perils with writing and whatnot
I knew the value of being in junior high school. I think most of the kids who lived on my street were the same as me, taking it as one of the many changes in life that inevitable. I was aware that junior high school didn’t mean I was becoming an adult. I was grounded in the reality of still being a kid despite the small changes happening to my body.
Yet, there were some challenges that I had to come to terms with. There was the walk to school, which was longer (1 ½ miles) and required crossing a major six-lane boulevard with turn lanes at each large intersection. For the first time, I was given homework that took more that fifteen minutes to complete. There weren’t multiple subjects per teacher. Each instructor had his/her own specialty in subjects. This meant that taking seven classes each day required seven different teachers.
My first year at Merrill Junior High School is still a blur. I did all right in my classes, but I was in a constant state of confusion that year. Other things were going on in my life at home that were equally turbulent.
Although the turmoil got worse at home, life in junior high school became enjoyable by the eighth grade. There seemed to be a private joke running around in my head as I would walk down the halls to my next class, sauntered around on the blacktop during the lunch hour (Some hour; it was a whole big twenty minutes.) or stood in line to take my shower after gym class. Everyone was talking about the opposite sex. The terms used were vulgar, of course. Do young teenagers know anything else? I, often, doubt it. I had my ‘telephone boyfriend’ so I found these conversation silly and a little narcissistic. Luckily, I was smart enough to know not to say anything. No doubt about it, I would have lost friendships if I had.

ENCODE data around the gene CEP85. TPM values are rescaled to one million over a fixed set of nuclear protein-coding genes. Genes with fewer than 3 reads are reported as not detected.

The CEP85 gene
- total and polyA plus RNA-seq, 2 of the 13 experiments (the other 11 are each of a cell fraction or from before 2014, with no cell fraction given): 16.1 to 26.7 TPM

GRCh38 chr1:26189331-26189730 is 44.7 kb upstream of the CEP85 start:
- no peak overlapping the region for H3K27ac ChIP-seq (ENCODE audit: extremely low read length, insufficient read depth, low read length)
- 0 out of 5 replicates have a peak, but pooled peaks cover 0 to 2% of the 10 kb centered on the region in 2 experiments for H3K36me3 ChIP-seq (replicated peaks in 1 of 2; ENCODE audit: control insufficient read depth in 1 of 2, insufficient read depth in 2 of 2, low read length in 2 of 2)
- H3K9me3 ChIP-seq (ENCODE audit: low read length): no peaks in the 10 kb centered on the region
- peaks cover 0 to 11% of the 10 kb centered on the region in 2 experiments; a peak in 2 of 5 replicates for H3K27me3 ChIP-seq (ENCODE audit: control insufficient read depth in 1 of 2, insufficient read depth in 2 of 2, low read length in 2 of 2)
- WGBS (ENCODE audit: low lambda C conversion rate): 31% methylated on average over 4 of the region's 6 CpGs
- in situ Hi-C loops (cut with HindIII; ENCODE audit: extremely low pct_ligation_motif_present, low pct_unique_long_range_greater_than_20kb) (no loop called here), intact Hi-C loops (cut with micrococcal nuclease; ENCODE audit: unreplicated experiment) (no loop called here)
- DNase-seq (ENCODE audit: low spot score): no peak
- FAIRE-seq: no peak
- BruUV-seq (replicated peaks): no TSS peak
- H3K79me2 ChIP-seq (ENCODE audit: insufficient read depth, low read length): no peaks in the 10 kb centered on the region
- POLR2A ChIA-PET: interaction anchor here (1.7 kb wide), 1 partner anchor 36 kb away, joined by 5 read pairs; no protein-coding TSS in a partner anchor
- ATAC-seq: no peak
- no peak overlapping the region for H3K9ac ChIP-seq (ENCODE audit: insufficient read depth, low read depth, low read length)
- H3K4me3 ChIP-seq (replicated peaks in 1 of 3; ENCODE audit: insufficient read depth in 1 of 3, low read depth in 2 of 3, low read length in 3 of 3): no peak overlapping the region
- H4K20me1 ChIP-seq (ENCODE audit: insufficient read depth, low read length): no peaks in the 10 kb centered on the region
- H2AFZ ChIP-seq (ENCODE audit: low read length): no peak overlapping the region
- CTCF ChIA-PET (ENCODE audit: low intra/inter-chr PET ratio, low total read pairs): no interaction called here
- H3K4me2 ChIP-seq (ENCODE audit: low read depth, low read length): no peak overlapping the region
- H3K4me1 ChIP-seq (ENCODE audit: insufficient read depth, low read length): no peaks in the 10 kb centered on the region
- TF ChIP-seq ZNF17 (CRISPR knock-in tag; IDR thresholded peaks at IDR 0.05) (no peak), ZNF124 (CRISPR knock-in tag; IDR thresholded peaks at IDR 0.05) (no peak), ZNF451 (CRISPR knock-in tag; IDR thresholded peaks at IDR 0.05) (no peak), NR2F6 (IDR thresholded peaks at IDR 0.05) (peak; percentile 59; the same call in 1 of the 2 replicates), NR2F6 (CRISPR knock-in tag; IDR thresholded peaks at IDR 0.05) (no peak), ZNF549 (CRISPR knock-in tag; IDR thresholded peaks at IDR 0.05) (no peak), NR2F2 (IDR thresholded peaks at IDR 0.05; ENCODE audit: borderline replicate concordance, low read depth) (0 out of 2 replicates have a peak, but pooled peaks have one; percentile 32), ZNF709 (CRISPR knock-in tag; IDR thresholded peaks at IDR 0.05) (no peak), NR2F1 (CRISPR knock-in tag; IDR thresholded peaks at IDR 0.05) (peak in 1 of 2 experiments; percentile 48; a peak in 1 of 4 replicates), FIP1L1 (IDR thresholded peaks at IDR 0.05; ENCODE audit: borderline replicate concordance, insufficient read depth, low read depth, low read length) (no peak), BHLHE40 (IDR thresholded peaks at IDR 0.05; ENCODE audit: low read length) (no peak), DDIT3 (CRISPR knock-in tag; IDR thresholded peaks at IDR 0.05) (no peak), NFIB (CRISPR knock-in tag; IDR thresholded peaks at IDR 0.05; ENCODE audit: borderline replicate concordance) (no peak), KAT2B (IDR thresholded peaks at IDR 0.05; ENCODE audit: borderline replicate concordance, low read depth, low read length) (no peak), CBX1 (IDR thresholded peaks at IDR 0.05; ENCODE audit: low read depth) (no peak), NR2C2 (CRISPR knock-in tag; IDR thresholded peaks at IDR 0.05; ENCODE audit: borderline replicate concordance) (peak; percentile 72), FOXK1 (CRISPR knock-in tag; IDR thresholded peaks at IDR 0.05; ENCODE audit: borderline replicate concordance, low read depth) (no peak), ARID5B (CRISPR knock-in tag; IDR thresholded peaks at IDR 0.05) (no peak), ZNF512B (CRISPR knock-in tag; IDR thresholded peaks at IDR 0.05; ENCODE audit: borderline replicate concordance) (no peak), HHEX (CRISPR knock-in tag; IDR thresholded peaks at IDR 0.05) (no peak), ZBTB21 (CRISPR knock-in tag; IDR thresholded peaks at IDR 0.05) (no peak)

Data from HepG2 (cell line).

By the time I was in the ninth grade, junior high school was ‘old hat’. I was comfortable with my classes, that is except for one, science, which I will address at another time. I felt that most of the kids in school liked me or, at least, didn’t dislike me. That year was a jolt in self-esteem and confidence. It was the year when I found myself auditioning for a spot in the yearly show of the school.
Are you thinking I played my flute? I could have. I had been in a couple of ‘All City’ bands by the time I hit the age of fourteen. However, this was during the late 1960s, the height of the ‘hippy era’. To be cool, you had to play the guitar. I had gotten an acoustic classical guitar for Christmas the previous year and had taken a few lessons from Mr. Gary, my flute teacher. I found guitar books filled with popular music scores at The Music Box, a store just three miles from my home.
One of the friends I had acquired within the previous two years, Debbie, had a soft melodic voice. I asked her to go in with me on my plan to sing in the yearly show, The Shindig. Once she understood that I’d be sing harmony and she would have the lead with the melody, she graciously accepted my offer.
Debbie wanted to play an instrument too. I really couldn’t blame her. I had my guitar to hide behind when on stage. She would be standing there with nothing to protect her from her fears. She didn’t know how to play any instrument, which limited our search to percussion only. She wanted to play the tambourine. The only problem was the song we had picked to perform, ‘House of the Rising Sun’. It’s a sad tale of a man’s life. The last thing it ever would need is a lively beat. I had to talk her out of the notion of banging on tin. She ended up standing on the stage with her fears feeling exposed.
Our little act was third on the list of performances. We were there to keep the audience entertained as prompts were being put up and arranged behind the curtain. Yes, we were a minor act. Should I have tried for something more? No, I don’t think so. My heart just wasn’t going in that direction.
The experience did teach me that I was capable of almost anything that I wanted to do. It built a hope in me that I still carry today.
Tumse na ho payega
James Edgar Skye
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